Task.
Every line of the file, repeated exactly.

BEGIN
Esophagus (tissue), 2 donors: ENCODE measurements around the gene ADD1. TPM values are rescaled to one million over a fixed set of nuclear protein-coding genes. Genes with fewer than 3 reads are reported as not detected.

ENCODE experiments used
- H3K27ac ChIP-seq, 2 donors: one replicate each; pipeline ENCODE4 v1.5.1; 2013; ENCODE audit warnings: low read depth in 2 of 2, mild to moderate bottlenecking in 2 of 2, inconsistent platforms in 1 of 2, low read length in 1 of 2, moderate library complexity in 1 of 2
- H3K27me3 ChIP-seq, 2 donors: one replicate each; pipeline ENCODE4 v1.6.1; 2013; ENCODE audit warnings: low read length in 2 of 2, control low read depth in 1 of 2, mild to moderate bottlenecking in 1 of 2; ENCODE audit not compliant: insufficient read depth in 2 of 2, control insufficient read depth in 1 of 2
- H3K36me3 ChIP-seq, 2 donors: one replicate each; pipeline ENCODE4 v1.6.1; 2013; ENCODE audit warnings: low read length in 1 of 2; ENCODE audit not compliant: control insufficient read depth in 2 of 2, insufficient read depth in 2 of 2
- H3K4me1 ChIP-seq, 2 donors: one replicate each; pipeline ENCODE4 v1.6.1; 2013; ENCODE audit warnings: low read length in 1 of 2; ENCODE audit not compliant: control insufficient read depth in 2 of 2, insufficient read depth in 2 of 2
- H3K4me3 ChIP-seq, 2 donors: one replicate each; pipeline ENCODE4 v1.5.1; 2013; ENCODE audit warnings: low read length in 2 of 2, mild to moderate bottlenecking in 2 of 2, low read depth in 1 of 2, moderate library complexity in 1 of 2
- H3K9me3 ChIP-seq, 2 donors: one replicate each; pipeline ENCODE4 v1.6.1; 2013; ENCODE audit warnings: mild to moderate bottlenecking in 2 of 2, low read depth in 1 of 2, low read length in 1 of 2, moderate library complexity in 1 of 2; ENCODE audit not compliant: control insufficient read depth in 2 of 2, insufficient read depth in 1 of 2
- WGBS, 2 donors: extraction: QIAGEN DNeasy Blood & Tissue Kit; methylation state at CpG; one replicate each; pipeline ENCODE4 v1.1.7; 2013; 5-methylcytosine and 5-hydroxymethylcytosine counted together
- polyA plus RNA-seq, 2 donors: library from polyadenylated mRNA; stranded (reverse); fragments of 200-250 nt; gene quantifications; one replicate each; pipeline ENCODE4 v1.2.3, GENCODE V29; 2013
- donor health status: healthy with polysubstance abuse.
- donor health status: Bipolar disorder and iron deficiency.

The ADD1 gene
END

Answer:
Esophagus (tissue), 2 donors: ENCODE measurements around the gene ADD1. TPM values are rescaled to one million over a fixed set of nuclear protein-coding genes. Genes with fewer than 3 reads are reported as not detected.

ENCODE experiments used
- H3K27ac ChIP-seq, 2 donors: one replicate each; pipeline ENCODE4 v1.5.1; 2013; ENCODE audit warnings: low read depth in 2 of 2, mild to moderate bottlenecking in 2 of 2, inconsistent platforms in 1 of 2, low read length in 1 of 2, moderate library complexity in 1 of 2
- H3K27me3 ChIP-seq, 2 donors: one replicate each; pipeline ENCODE4 v1.6.1; 2013; ENCODE audit warnings: low read length in 2 of 2, control low read depth in 1 of 2, mild to moderate bottlenecking in 1 of 2; ENCODE audit not compliant: insufficient read depth in 2 of 2, control insufficient read depth in 1 of 2
- H3K36me3 ChIP-seq, 2 donors: one replicate each; pipeline ENCODE4 v1.6.1; 2013; ENCODE audit warnings: low read length in 1 of 2; ENCODE audit not compliant: control insufficient read depth in 2 of 2, insufficient read depth in 2 of 2
- H3K4me1 ChIP-seq, 2 donors: one replicate each; pipeline ENCODE4 v1.6.1; 2013; ENCODE audit warnings: low read length in 1 of 2; ENCODE audit not compliant: control insufficient read depth in 2 of 2, insufficient read depth in 2 of 2
- H3K4me3 ChIP-seq, 2 donors: one replicate each; pipeline ENCODE4 v1.5.1; 2013; ENCODE audit warnings: low read length in 2 of 2, mild to moderate bottlenecking in 2 of 2, low read depth in 1 of 2, moderate library complexity in 1 of 2
- H3K9me3 ChIP-seq, 2 donors: one replicate each; pipeline ENCODE4 v1.6.1; 2013; ENCODE audit warnings: mild to moderate bottlenecking in 2 of 2, low read depth in 1 of 2, low read length in 1 of 2, moderate library complexity in 1 of 2; ENCODE audit not compliant: control insufficient read depth in 2 of 2, insufficient read depth in 1 of 2
- WGBS, 2 donors: extraction: QIAGEN DNeasy Blood & Tissue Kit; methylation state at CpG; one replicate each; pipeline ENCODE4 v1.1.7; 2013; 5-methylcytosine and 5-hydroxymethylcytosine counted together
- polyA plus RNA-seq, 2 donors: library from polyadenylated mRNA; stranded (reverse); fragments of 200-250 nt; gene quantifications; one replicate each; pipeline ENCODE4 v1.2.3, GENCODE V29; 2013
- donor health status: healthy with polysubstance abuse.
- donor health status: Bipolar disorder and iron deficiency.

The ADD1 gene